Unlike Scrivener [via IHE], I don't really think that Bush is dumb in a straightforward intellectual sense. Odds are good he's as smart as I am, and in some ways (like remembering people's names and faces) he's probably considerably higher on the scale. Whether it's his ability to pick people or innate, he's a damned sight better at political strategy than I am (though, to be fair, I've never really been put to the test, as nobody has ever taken my political advice in an actual competitive campaign).
What he lacks is, in my view, two crucial things: empathy and compassion, a really strong moral sense, but that's not the issue here*, at least I don't think it is; and the sense that bad things can happen. Foresight, and the understanding that "risk" means that sometimes things go wrong, seems to be entirely lacking from the politics and policies of this administration. "No one could have foreseen..." is, as Scrivener and others have noted, flat out wrong, in addition to being prima facie evidence of the administration's failure to consider accident and failure as possibilities.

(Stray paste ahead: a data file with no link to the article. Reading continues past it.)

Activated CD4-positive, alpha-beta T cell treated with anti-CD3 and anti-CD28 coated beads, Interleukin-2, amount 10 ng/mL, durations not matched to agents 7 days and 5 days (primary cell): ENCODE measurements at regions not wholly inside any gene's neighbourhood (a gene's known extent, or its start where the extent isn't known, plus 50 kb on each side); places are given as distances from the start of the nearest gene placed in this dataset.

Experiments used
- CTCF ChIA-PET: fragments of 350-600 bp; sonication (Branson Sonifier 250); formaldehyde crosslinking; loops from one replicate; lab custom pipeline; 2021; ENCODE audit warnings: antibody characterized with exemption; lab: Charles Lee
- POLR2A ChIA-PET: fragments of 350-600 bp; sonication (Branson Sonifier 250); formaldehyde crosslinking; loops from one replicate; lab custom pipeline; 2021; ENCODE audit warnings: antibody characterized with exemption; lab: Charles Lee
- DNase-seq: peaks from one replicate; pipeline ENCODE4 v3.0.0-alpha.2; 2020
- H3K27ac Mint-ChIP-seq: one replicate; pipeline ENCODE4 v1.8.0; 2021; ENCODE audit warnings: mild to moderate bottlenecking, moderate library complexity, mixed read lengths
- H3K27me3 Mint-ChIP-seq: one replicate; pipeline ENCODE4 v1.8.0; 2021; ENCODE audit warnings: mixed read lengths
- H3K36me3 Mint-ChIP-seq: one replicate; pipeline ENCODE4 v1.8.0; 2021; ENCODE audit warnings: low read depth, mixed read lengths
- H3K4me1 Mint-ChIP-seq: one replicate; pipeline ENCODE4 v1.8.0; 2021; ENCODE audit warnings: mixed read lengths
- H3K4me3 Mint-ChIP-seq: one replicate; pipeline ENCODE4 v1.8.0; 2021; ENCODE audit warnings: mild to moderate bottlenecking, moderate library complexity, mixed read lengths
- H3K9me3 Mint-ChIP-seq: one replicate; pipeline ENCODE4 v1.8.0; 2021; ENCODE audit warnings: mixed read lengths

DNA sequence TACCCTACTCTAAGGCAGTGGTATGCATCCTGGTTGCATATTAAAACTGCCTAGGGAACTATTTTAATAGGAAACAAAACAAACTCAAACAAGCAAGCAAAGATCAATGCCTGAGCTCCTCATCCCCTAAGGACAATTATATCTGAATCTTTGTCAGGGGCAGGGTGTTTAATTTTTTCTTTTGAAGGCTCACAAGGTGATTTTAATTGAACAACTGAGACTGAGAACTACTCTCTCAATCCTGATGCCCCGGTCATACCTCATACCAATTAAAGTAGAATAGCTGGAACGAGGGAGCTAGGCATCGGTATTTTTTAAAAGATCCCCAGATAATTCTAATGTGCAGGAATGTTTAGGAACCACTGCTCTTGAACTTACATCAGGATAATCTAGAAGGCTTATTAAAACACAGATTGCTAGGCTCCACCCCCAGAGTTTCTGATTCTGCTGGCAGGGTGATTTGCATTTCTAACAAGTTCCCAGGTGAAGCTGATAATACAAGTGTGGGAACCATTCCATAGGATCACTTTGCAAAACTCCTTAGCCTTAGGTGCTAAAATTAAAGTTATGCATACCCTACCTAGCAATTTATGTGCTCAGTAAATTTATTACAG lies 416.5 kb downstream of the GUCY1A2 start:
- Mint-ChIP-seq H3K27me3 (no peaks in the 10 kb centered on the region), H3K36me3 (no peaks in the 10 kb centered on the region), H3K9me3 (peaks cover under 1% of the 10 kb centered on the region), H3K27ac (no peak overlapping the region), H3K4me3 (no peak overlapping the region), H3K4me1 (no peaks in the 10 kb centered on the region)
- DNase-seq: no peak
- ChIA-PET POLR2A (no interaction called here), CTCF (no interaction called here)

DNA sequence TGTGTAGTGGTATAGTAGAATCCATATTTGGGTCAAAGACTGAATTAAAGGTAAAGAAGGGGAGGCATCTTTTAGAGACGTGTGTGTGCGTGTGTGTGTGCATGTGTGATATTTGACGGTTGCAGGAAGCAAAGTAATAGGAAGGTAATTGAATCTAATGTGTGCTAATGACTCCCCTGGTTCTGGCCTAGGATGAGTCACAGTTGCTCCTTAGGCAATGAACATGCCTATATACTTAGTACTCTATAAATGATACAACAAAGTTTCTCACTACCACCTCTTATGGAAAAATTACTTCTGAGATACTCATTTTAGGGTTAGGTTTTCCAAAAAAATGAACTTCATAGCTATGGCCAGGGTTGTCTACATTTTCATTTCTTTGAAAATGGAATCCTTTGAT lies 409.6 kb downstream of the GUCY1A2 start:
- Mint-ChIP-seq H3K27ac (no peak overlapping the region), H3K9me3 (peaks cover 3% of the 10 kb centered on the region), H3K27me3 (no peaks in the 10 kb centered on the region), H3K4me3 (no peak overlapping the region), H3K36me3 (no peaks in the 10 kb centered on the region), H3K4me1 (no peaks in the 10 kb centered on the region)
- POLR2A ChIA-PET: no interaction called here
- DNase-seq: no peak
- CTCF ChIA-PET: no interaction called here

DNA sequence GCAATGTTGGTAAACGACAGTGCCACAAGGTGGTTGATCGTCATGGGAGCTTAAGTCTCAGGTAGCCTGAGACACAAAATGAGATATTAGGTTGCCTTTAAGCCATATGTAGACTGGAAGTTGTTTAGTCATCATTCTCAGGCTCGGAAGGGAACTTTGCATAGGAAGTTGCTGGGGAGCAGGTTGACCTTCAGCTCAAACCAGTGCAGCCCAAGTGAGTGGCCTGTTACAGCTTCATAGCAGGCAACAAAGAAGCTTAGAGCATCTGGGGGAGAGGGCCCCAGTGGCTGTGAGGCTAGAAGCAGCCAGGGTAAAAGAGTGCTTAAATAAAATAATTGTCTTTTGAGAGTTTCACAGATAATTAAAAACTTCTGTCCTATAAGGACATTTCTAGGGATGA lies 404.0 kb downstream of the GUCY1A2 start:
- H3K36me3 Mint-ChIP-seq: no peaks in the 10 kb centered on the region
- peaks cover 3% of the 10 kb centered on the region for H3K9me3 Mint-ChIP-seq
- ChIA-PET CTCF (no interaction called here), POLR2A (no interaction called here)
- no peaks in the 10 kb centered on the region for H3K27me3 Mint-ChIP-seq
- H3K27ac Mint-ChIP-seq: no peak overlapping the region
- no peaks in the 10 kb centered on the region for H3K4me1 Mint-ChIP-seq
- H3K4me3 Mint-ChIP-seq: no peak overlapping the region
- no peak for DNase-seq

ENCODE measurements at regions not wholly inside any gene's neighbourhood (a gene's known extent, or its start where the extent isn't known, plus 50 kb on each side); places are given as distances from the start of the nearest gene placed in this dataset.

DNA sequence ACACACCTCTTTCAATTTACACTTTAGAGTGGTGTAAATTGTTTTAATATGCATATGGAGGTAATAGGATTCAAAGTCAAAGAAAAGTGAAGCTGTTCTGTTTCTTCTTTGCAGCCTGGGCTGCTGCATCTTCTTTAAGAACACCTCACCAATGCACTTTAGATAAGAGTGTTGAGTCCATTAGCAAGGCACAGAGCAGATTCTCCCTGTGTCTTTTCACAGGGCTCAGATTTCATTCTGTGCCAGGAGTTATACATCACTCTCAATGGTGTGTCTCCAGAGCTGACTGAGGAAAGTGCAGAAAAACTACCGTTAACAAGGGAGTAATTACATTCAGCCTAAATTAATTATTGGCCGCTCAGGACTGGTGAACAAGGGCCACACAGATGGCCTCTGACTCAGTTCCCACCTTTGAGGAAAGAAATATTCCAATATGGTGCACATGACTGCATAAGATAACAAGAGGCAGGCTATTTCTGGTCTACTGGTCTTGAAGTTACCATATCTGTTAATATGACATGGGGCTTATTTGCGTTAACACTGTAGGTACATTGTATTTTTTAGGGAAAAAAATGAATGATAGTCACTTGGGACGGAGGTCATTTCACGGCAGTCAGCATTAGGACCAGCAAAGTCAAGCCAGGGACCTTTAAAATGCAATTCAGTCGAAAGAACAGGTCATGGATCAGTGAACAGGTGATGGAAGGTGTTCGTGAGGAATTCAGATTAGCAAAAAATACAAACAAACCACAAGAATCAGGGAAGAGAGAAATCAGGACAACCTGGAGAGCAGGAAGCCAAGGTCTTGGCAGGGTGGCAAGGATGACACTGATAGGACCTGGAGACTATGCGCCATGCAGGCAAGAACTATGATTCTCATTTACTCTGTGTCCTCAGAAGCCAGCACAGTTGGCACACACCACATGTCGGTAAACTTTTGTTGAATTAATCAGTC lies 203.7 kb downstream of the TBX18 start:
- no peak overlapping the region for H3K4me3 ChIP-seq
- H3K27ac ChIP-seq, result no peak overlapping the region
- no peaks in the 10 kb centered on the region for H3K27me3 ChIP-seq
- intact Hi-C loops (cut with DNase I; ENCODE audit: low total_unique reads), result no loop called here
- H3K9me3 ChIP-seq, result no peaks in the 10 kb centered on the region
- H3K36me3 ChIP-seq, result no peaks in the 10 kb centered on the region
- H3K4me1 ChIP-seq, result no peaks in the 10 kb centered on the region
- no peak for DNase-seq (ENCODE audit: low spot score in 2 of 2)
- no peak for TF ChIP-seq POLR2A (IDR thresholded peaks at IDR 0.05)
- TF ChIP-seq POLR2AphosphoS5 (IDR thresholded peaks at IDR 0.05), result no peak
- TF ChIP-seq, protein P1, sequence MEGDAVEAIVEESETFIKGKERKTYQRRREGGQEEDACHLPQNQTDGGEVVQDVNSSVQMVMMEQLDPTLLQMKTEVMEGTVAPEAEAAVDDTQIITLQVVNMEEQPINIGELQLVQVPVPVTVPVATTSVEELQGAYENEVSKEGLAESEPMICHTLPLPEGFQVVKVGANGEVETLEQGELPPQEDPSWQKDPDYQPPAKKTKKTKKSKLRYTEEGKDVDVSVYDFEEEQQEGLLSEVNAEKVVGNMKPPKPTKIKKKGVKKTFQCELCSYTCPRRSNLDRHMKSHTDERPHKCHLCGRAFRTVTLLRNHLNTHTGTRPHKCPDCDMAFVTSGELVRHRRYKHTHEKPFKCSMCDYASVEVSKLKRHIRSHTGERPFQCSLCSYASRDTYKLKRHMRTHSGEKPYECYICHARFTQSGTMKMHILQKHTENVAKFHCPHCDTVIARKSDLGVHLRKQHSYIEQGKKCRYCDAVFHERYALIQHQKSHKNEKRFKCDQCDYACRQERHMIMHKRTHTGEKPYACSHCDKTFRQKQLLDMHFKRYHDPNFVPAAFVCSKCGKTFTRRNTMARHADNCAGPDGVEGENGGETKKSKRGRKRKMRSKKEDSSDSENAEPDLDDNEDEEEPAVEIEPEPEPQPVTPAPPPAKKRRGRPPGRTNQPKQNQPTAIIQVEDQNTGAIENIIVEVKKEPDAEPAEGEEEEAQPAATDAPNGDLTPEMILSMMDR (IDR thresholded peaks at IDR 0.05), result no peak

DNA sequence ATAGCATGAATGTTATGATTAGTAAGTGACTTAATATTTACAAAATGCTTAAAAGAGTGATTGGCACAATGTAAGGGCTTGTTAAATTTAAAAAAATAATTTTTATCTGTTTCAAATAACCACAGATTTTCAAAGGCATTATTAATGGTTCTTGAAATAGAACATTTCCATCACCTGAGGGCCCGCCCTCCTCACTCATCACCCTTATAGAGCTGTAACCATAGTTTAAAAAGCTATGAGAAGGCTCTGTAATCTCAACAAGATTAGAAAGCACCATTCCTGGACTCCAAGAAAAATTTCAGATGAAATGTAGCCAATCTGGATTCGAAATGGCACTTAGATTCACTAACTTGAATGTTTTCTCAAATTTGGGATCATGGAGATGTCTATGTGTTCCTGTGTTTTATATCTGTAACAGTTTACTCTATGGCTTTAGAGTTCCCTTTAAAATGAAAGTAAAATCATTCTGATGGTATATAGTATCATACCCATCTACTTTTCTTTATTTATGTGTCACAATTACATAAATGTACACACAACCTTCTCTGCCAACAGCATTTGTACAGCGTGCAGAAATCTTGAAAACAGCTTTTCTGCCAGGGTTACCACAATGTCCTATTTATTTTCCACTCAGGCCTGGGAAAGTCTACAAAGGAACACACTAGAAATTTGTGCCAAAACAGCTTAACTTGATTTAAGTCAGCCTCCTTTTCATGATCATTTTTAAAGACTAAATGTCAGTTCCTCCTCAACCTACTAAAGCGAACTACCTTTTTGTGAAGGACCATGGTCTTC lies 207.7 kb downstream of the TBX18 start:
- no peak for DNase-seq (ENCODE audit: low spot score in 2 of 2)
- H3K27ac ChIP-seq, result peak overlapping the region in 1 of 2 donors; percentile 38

The entire Iraq war and reconstruction has been a whole series of high-risk policies which failed to go as planned, resulting in embarrassing retrenchments and redirections, not to mention unnecessary human suffering in the present and foreseeable (if you do that sort of thing) future. New Orleans was a high-risk city: everyone who seriously calculated the odds knew that disaster was a matter of time. New Orleans' great charm is not its luck, but its sang froid in the face of the inevitable. New Orleans is not a city of wishers and hopers, like our administration: it's a city of people who live in the past and present like there is no tomorrow. It would be an insult to the city to say that we have a New Orleans kind of president, because he insists on making plans for others, instead of living life for himself.
* Though, as Anne Zook says, "'Incestuous nepotism' doesn't even begin to describe these people and the inbreeding is producing some monstrous results." Though it would be somewhat hypocritical for Congress to impeach as incompetent cabinet members and agency directors they already confirmed, it's hypocrisy even I can live with. Repudiating the sins of the past is the right kind of hypocrisy. But they must redeem themselves: we can't do it for them.